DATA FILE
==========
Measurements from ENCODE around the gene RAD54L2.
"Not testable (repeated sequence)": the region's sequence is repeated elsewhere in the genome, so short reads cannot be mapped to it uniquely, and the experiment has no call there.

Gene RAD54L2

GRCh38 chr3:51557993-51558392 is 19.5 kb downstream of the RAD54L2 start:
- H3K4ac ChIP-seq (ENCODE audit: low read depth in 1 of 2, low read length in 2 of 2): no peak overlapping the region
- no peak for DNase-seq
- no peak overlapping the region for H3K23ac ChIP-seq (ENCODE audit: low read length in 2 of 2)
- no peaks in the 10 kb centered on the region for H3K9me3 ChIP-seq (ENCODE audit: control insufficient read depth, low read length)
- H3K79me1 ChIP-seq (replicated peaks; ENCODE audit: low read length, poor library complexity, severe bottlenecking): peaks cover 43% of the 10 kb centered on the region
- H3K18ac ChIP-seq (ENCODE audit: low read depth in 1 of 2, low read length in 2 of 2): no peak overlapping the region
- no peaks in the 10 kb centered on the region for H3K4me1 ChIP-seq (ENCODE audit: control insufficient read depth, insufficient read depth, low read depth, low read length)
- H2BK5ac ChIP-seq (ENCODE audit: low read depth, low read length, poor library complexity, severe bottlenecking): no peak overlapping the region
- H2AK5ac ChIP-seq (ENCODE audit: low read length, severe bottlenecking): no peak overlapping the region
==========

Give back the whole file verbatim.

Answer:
Measurements from ENCODE around the gene RAD54L2.
"Not testable (repeated sequence)": the region's sequence is repeated elsewhere in the genome, so short reads cannot be mapped to it uniquely, and the experiment has no call there.

Gene RAD54L2

GRCh38 chr3:51557993-51558392 is 19.5 kb downstream of the RAD54L2 start:
- H3K4ac ChIP-seq (ENCODE audit: low read depth in 1 of 2, low read length in 2 of 2): no peak overlapping the region
- no peak for DNase-seq
- no peak overlapping the region for H3K23ac ChIP-seq (ENCODE audit: low read length in 2 of 2)
- no peaks in the 10 kb centered on the region for H3K9me3 ChIP-seq (ENCODE audit: control insufficient read depth, low read length)
- H3K79me1 ChIP-seq (replicated peaks; ENCODE audit: low read length, poor library complexity, severe bottlenecking): peaks cover 43% of the 10 kb centered on the region
- H3K18ac ChIP-seq (ENCODE audit: low read depth in 1 of 2, low read length in 2 of 2): no peak overlapping the region
- no peaks in the 10 kb centered on the region for H3K4me1 ChIP-seq (ENCODE audit: control insufficient read depth, insufficient read depth, low read depth, low read length)
- H2BK5ac ChIP-seq (ENCODE audit: low read depth, low read length, poor library complexity, severe bottlenecking): no peak overlapping the region
- H2AK5ac ChIP-seq (ENCODE audit: low read length, severe bottlenecking): no peak overlapping the region